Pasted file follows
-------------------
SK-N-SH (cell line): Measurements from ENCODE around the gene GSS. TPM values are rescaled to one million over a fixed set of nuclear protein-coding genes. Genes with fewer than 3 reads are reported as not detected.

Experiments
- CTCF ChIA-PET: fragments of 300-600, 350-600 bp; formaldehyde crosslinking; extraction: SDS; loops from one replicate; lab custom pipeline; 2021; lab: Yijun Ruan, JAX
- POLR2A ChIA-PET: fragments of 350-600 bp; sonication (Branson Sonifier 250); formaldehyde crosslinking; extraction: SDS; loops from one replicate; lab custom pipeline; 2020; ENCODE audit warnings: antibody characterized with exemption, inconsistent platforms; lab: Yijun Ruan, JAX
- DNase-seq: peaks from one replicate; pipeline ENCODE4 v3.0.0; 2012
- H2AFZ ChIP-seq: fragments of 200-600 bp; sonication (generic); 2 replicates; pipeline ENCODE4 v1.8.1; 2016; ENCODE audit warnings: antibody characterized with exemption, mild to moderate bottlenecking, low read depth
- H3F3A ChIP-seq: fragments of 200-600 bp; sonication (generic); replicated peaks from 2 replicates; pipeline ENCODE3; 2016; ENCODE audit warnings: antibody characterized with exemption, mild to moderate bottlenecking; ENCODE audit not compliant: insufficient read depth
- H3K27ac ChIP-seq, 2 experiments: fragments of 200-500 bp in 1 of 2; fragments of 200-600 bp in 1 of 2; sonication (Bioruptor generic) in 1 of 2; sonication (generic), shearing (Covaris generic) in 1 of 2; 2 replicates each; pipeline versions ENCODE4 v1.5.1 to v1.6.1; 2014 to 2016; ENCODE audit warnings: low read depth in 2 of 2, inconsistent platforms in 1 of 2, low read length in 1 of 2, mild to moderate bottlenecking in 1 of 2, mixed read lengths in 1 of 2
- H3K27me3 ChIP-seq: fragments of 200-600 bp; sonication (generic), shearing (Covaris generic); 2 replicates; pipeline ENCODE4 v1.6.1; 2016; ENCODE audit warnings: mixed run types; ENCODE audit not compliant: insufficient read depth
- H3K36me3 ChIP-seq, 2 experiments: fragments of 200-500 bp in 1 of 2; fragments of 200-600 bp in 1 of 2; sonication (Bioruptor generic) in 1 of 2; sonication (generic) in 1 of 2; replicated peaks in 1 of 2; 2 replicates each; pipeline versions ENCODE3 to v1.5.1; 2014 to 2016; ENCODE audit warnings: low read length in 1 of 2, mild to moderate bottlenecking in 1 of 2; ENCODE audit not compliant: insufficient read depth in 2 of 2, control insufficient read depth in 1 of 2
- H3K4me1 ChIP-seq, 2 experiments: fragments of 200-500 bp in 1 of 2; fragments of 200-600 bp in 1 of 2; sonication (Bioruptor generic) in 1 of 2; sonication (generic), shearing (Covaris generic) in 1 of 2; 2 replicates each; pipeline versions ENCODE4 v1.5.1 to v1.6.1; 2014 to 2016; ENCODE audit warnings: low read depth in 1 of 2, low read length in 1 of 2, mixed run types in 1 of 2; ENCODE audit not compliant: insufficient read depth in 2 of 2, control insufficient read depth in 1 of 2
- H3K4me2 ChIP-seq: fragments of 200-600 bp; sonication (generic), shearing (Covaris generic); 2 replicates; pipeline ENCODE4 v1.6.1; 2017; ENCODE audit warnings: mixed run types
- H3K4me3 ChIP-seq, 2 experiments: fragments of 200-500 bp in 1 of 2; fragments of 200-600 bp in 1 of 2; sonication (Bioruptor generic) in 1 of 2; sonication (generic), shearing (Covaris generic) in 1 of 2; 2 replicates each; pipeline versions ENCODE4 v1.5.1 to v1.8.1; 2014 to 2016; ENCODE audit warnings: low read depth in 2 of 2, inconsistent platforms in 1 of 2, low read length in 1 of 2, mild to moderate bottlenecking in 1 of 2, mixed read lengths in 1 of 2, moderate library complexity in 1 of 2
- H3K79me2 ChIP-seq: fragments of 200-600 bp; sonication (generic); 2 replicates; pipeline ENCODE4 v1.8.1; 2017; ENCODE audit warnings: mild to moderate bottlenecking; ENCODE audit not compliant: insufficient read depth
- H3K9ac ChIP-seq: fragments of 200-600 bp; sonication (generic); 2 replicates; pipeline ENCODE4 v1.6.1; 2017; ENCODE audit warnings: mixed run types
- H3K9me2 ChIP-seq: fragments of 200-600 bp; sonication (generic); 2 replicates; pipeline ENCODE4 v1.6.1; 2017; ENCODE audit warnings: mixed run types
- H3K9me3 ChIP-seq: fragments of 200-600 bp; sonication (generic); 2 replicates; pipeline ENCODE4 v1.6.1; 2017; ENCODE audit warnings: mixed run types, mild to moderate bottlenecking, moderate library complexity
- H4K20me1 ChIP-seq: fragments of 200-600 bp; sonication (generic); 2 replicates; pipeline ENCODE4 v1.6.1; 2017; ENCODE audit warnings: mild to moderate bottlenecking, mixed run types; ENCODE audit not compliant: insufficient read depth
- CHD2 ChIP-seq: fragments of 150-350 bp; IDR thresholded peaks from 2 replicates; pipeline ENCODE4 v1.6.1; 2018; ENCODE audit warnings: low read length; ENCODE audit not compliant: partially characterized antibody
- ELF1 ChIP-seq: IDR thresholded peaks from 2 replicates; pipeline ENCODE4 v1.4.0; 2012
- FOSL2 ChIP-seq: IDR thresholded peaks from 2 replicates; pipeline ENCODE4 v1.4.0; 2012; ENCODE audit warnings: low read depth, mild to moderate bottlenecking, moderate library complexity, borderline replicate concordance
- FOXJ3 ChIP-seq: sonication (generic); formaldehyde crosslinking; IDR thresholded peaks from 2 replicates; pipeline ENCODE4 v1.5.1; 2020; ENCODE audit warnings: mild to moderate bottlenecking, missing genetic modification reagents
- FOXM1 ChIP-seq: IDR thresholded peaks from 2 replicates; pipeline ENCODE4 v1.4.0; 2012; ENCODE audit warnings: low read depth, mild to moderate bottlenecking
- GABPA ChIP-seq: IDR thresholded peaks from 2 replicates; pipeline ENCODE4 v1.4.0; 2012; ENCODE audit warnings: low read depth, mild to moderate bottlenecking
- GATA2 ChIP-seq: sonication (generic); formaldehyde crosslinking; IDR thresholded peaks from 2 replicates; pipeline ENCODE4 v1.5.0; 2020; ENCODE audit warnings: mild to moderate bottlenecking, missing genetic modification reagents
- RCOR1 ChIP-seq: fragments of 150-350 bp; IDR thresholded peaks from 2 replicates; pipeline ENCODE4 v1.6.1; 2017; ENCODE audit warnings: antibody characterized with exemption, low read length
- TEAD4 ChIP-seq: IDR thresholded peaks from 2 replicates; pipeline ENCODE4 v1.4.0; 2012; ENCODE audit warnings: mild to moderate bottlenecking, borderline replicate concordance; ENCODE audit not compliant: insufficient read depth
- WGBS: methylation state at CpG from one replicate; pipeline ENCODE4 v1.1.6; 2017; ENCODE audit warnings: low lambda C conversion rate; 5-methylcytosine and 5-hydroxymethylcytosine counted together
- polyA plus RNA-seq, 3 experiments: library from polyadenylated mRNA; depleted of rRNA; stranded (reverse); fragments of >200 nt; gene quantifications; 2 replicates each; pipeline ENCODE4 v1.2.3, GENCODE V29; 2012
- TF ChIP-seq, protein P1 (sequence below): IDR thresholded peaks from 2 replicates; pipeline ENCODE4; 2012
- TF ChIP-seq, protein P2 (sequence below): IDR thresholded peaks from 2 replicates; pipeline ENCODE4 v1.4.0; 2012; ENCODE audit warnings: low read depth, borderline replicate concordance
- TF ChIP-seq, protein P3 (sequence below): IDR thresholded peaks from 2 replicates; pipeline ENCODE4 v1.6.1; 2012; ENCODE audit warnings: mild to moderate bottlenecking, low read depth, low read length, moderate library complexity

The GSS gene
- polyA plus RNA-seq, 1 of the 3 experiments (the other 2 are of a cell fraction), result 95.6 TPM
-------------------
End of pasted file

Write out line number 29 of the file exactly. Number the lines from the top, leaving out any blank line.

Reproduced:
- polyA plus RNA-seq, 3 experiments: library from polyadenylated mRNA; depleted of rRNA; stranded (reverse); fragments of >200 nt; gene quantifications; 2 replicates each; pipeline ENCODE4 v1.2.3, GENCODE V29; 2012